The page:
There is no doubt that combining the synergies of the two companies will certainly open up new revenue streams for each while also bolstering their offerings. One very important advantage is that while both the companies rely on the US government for 60% of their revenues, the combined entity will draw only around 50% of its revenues from the US government, helping the companies diversify their revenue streams. DigitalGlobe’s Scott expects the merged company to be able to manage its total satellite constellation more efficiently, while also taking advantage of the capabilities of each of the sensors. To quote Scott, “…in some aspects 1+1 is more than 2.”

There are other advantages available to the combined entity as mentioned by GeoEye CEO Matt O’Connell was the satellite imagery business outside the US, while also allowing it to compete with other collection methods, such as aerial imagery collected from UAVs. Scott even added that the deal enables the companies to be in a better position to compete against foreign government-subsidised systems like France’s Astrium.

Now coming back to the contract, GeoEye is currently negotiating conditions of NGA’s remaining $70 million in cost-share payments related to the GeoEye-2 satellite scheduled for launch in early 2013. The NGA has proposed to renew EnhancedView for just three months starting in September, with a nine-month option to be exercised subject to the availability of funds. The deal would see NGA pay GeoEye $39.75 million over the three months beginning September 1, and an additional $119.25 million over the following nine months if funds are available.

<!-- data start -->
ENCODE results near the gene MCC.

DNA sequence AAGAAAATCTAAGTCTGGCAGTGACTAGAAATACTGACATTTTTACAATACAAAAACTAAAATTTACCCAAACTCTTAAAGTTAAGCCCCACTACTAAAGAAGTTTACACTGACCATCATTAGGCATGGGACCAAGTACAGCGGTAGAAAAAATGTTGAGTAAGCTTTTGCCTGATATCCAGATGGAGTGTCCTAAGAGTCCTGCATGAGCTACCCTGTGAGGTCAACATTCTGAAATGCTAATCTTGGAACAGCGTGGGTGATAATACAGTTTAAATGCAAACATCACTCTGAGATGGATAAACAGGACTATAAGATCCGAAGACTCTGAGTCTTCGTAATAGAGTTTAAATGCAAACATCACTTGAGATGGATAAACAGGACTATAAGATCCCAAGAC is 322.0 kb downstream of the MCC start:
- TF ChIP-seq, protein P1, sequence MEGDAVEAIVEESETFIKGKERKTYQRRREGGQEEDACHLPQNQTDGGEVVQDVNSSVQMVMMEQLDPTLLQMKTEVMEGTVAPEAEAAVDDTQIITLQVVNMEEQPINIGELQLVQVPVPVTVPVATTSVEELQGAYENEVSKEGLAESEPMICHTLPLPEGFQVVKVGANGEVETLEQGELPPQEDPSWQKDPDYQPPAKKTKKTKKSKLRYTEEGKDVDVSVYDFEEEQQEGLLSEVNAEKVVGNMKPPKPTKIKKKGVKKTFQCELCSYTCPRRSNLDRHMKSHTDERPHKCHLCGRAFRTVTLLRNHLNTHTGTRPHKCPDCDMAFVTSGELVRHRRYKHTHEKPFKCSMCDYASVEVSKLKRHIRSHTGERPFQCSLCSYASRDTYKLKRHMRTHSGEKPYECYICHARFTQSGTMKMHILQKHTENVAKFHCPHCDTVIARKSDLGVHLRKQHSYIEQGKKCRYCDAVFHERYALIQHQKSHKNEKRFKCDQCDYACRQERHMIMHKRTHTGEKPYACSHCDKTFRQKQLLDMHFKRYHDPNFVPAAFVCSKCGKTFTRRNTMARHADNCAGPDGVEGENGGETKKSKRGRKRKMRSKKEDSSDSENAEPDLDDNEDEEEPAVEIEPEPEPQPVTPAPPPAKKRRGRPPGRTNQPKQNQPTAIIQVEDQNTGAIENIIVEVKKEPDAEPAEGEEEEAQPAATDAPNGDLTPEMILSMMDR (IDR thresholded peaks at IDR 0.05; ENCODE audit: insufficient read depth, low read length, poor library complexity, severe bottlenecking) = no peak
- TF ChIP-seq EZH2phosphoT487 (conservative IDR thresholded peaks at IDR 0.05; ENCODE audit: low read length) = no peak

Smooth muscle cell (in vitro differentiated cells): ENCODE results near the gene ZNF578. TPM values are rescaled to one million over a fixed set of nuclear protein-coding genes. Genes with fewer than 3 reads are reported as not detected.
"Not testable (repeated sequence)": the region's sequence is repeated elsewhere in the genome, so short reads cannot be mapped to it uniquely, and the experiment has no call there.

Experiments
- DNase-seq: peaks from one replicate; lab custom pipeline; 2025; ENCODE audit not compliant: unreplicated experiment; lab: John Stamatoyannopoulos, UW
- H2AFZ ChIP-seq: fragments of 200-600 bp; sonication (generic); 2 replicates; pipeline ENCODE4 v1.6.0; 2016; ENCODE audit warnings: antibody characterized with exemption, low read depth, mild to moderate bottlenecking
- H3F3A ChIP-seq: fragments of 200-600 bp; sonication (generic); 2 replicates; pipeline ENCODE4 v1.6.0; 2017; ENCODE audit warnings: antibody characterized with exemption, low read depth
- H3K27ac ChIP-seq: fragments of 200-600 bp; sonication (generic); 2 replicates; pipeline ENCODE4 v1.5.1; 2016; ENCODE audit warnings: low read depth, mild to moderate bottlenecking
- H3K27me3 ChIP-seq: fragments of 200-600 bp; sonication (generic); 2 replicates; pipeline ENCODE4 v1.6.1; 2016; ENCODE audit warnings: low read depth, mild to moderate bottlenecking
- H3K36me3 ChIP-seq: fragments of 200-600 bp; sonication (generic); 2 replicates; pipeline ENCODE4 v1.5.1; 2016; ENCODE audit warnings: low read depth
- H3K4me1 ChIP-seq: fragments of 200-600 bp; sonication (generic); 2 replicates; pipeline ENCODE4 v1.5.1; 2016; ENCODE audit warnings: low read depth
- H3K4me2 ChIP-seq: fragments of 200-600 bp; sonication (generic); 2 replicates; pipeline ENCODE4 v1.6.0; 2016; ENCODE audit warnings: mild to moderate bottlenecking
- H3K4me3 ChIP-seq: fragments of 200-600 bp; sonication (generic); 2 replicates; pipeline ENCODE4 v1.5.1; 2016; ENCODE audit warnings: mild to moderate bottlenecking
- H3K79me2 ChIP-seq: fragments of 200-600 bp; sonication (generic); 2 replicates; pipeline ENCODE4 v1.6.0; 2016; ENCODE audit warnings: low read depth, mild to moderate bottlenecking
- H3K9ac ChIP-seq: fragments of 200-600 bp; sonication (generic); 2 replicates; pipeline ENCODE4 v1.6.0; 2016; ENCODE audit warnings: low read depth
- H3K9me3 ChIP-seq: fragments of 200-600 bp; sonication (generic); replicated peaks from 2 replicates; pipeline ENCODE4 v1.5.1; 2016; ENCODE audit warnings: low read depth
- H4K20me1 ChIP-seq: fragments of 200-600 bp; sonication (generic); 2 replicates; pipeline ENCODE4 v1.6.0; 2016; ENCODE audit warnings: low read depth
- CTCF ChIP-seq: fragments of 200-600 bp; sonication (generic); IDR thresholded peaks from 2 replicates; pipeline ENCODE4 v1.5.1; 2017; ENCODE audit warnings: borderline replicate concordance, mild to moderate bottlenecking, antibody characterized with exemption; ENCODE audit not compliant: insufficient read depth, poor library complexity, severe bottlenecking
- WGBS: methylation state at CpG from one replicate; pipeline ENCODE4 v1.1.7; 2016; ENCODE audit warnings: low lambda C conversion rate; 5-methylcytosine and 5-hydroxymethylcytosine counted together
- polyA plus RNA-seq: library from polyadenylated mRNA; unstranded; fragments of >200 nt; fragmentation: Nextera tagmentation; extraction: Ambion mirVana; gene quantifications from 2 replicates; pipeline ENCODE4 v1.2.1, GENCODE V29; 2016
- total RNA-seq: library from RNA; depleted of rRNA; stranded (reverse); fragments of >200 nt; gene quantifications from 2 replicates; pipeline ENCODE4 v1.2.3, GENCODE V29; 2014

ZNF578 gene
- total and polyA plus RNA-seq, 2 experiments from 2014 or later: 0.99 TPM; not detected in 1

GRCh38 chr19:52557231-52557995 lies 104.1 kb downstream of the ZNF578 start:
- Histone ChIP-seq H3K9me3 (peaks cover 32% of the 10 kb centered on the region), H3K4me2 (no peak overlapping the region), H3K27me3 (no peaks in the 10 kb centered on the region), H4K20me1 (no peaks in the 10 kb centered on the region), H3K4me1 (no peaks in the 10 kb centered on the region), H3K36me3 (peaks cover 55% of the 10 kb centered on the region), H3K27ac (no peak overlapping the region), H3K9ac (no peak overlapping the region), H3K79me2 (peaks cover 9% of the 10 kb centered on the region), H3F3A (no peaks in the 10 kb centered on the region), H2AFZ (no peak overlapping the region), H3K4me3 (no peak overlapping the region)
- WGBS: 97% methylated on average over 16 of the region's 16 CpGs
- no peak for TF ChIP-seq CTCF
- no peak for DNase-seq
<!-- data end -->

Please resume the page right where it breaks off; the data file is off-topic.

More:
The original contract would have paid GeoEye $12.5 million per month from NGA until GeoEye-2 was deemed fully operational around September 2013, following which the monthly payment amount would increase to $27.8 million. The modified contract calls for $70 million in co-payments for GeoEye-2’s construction to be linked to a new series of milestones that GeoEye is fine with.

According to GeoEye CFO Joseph Greeves, the GeoEye-2 construction is still expected to cost between $820 million and $850 million including launch and insurance, with GeoEye having committed $718 million to the project so far. The problem here is that the NGA had previously told GeoEye that the agency may not be able to follow up on its earlier commitment that it would pay $337 million in GeoEye- 2 costs as it was no longer viable, adding that the $181.2 million already approved would probably be the final payment.